William Heyer

Shortly after graduation from SHS I enrolled in Manatee Junior College. During that time I rented a house with three other guys, our former classmate, Bruce Yonker, being one of them. During that time I enjoyed the good life as a beach bum as well as student.

In 1962, my mother asked me to go to New York City to help my sister, Christine. We got an apartment together and I went to work for a Madison Avenue advertising company. Christine was a dancer at the Latin Quarter during the year and a half we live together in New York.

Things were going fine when suddenly an Army draft notice appeared. My boss suggested an Air Force recruiter and a week later I was in the Air Force headed for Lackland Air Force Base for basic training. Biloxi, Mississippi was the next stop for air traffic control training. Out of the ninety graduates, 80 went to Viet Nam, nine stayed in the states and one lucky guy went to Chateauroux, France (guess who).
After leaving France I was on my way to March Air Force Base in California and I stopped to visit my sister, Christine. My wife, Barbara, was a dancer in Sweet Charity and Christine introduced us (they had worked together in New York). Barbara and I were married in December 1970 and we have one son, Randy.

After my discharge from the Air Force, I moved to Las Vegas, had a short term career as a dealer at the Mint Hotel there, until I was contacted by the FAA to begin my 41 year career as an Air Traffic Controller, Supervisor, and Tower Chief. I worked in Washington Headquarters, Phoenix, Sky Harbor Tower, and Palm Springs Tower and Nellis, AFB.  I am grateful to the United States Air Force for my initial training and to the FAA for the opportunity to achieve a wonderful career in air traffic control. Few of us are fortunate enough to have a career we truly love. I loved mine; my wife Barbara loved being in show business and my parents did as well.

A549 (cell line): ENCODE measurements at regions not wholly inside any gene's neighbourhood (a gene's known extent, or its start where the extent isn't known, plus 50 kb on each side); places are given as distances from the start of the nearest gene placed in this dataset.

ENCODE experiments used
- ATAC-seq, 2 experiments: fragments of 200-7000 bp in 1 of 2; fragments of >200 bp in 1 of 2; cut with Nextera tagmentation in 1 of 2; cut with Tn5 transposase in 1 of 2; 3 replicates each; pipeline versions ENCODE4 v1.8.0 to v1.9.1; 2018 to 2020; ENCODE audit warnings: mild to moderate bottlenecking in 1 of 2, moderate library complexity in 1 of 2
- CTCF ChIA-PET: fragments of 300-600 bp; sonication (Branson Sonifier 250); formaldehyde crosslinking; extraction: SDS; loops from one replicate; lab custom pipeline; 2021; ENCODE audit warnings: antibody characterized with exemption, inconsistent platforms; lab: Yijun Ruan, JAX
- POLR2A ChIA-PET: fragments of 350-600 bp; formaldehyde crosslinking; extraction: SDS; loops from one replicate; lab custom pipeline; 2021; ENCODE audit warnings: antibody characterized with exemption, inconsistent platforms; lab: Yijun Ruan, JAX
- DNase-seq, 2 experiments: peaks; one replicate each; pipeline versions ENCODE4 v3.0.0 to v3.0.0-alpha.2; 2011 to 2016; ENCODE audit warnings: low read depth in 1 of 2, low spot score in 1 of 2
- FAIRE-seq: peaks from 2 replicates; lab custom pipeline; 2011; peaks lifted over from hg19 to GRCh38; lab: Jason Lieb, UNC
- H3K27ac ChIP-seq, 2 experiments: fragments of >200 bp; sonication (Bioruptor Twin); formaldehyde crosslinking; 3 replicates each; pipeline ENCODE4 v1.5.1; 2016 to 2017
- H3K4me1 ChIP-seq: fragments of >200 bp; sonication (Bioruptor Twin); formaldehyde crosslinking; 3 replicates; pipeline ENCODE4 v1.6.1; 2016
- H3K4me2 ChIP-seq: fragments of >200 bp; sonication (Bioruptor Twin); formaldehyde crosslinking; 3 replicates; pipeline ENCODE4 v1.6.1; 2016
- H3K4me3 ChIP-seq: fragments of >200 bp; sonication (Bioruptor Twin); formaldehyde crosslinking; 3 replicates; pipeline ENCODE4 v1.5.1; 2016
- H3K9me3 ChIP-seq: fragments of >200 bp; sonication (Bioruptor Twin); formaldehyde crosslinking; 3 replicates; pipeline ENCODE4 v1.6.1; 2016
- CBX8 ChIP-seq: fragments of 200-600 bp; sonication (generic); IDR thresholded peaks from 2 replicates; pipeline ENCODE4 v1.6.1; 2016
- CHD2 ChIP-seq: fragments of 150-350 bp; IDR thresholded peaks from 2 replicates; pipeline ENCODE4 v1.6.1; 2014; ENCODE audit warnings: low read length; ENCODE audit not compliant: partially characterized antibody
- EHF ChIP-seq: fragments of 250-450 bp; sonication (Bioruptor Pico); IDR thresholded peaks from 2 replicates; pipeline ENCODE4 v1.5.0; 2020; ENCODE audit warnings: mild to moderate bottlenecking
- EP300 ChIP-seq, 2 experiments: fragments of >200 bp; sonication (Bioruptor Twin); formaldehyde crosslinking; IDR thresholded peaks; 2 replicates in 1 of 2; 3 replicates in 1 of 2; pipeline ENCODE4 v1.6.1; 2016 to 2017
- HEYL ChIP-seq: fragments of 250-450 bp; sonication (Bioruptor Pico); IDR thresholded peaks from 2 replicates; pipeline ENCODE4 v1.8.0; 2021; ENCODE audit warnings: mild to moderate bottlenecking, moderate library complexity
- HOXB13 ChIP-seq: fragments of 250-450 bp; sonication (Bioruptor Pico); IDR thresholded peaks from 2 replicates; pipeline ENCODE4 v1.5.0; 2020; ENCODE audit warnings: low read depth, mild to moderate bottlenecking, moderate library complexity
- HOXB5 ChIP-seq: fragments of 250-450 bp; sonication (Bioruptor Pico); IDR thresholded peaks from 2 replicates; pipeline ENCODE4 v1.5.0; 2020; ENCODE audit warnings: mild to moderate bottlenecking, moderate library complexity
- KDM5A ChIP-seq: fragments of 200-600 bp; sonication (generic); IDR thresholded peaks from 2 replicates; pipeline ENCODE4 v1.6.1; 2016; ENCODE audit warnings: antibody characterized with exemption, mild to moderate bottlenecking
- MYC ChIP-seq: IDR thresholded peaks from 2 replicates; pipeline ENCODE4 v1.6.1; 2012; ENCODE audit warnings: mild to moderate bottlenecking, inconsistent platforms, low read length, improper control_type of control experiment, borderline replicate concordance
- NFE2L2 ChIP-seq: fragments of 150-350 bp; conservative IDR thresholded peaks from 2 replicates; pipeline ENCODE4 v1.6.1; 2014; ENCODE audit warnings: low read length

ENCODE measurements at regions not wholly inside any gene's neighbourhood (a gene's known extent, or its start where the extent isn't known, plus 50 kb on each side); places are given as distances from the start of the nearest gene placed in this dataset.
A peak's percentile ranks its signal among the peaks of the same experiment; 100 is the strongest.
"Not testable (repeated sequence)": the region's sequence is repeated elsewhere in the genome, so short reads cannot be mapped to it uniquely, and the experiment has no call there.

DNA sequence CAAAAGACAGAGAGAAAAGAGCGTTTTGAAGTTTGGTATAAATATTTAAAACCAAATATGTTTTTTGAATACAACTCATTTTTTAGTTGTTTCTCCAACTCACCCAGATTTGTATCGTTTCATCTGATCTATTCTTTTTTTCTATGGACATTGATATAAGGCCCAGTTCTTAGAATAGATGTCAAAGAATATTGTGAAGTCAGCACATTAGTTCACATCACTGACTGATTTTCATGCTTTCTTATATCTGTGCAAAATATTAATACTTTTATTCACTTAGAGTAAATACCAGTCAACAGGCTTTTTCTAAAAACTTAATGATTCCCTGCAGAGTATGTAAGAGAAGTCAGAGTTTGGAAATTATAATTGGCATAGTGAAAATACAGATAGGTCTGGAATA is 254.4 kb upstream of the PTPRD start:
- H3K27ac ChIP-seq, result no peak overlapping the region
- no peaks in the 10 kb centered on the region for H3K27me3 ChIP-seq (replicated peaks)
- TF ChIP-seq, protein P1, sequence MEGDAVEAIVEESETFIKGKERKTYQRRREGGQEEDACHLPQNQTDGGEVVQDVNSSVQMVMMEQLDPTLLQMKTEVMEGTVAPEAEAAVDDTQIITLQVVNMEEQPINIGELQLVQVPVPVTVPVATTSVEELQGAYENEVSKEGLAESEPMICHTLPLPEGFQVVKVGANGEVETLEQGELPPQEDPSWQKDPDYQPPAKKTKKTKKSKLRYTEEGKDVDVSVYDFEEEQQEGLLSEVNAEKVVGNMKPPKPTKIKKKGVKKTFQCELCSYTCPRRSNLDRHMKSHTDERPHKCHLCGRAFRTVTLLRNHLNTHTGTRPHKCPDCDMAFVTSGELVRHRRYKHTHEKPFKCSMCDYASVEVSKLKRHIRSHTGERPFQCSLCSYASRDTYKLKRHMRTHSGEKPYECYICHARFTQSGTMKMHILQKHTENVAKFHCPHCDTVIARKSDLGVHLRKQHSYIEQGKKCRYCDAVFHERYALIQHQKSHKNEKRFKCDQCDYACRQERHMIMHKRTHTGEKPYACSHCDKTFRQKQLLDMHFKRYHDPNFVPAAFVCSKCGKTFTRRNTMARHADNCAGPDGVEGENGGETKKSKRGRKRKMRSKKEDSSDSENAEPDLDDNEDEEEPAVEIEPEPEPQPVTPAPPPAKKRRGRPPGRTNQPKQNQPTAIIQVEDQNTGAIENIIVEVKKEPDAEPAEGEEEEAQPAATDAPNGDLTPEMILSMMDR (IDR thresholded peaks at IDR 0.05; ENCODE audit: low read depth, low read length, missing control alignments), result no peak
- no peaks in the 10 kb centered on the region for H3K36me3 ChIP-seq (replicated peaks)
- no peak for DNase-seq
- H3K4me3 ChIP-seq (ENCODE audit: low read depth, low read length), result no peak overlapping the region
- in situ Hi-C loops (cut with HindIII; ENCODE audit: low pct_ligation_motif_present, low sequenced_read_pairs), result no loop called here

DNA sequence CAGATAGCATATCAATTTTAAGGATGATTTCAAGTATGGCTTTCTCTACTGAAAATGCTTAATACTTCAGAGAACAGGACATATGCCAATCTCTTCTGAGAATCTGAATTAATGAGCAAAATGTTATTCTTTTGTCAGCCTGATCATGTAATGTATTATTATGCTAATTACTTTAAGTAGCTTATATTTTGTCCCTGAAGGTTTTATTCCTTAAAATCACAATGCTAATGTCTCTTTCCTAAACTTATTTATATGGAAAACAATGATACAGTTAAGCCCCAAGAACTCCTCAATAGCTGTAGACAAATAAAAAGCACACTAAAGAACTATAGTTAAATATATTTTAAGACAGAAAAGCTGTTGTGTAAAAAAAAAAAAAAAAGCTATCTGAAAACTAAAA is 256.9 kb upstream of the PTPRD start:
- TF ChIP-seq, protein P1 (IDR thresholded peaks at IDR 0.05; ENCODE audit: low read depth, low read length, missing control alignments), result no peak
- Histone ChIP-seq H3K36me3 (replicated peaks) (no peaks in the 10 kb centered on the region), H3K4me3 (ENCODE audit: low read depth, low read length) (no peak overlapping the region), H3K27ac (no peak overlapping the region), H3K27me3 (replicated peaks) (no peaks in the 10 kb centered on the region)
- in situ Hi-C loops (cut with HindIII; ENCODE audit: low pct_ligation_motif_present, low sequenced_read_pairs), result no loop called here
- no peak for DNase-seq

Now that I am retired I enjoy playing golf as often as I can and another one of my favorite pastimes is working with John Feight in his Hospital Art in various hospitals across the country and around the world. My son Randy accompanies me on occasion and enjoys it as well.

Many of my classmates knew my family so this may be of interest. My father, Captain William Heyer, a world famous horse trainer, and my mother, Tamara Sheshelowskaya Heyer, a Russian ballerina (who passed away last year at age 93), were brought to the US in 1936, to join The Ringling Brothers and Barnum & Bailey Circus. I spent the first five years traveling with my folks, eating in the cookhouse and playing with other circus children while traveling across the country on the circus train. When I reached age six, I stopped traveling with the family and stayed in Sarasota permanently in order for me to attend school.

In 1949, the first Sailor Circus was performed in the old SHS gymnasium and I, a second grader, was privileged to ride my pony in that show. The following year I rode Starless Night, my father’s famous dressage horse—in fact for the first five shows before retiring from show business.

I want to thank all my SHS classmates for showing me how to work and play well with others. I am looking forward to seeing everyone in October.